Classes generally run for two hours each week. Students may take classes for as long as they feel they need them, moving up a level once they have mastered the concepts taught in the classes they currently attend.
The classes offered through Glasgow Life generally cover the basics of the English language; grammar and vocabulary necessary to get along in everyday situations – what some people call ‘rescue English’.
To move on to a higher level of English speaking, many people seek out lessons in a language school.
How do people elsewhere in the UK find the English lessons they need?
There is such an intensive focus on refugees and asylum seekers by the British Council as well as a multitude of charity organisations – and that is as it should be.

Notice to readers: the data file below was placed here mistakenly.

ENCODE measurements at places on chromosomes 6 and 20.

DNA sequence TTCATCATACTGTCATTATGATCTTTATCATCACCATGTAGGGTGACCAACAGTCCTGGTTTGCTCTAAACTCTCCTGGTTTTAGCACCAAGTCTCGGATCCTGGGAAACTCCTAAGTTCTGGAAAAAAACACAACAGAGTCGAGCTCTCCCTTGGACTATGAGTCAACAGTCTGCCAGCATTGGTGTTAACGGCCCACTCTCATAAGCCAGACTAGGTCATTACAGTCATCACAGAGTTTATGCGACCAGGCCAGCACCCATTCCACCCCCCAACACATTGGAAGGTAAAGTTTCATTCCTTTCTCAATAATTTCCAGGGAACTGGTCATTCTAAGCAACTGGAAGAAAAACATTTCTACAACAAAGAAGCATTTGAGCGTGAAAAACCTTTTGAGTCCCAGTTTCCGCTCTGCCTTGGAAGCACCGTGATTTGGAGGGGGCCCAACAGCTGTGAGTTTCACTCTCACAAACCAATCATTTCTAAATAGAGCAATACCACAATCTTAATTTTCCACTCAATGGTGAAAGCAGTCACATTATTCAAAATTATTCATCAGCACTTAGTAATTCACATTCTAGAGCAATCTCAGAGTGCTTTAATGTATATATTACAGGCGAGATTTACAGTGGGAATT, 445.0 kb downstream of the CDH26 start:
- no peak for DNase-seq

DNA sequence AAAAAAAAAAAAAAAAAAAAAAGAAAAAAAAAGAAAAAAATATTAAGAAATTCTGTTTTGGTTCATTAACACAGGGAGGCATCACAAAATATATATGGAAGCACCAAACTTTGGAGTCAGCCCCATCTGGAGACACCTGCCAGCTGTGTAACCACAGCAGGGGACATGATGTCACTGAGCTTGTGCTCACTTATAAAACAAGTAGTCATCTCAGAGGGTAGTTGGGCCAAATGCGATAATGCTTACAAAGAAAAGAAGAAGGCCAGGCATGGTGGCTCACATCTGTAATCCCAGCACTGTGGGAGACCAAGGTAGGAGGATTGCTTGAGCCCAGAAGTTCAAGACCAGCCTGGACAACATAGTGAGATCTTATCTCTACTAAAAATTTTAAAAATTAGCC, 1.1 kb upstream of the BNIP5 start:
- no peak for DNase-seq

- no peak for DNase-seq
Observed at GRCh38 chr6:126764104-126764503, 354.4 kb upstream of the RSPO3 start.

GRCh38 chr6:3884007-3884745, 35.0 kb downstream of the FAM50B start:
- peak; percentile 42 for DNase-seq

Still, with so much effort made in helping those who are unfortunate, it is easy to forget that not everyone who is looking for an English teacher is from a war-torn country or suffering from economic hardship.
The Glasgow School of English is aware of that; they provide lessons at all levels of English including Business English, Professional English and even Academic English for those who plan to attend any of Glesga’s universities.
They also offer a course on IELTS test prep, should that be what you need.
Are you thinking about sitting your IELTS exam in Leeds? Find out where you can prepare for it…
If you already speak a little bit of English, enough to shop for food and find a place to live, you would probably be best suited to one of their intermediate classes.
If you have arrived in Glasgow on your own and do not yet have a place to live, you might take part in their homestay programme or live in a dorm on campus.
You might take part in what they call their 7.5 classes which, oddly enough, costs £75 per lesson. The 7.5 number indicates how many hours each week you will spend learning English.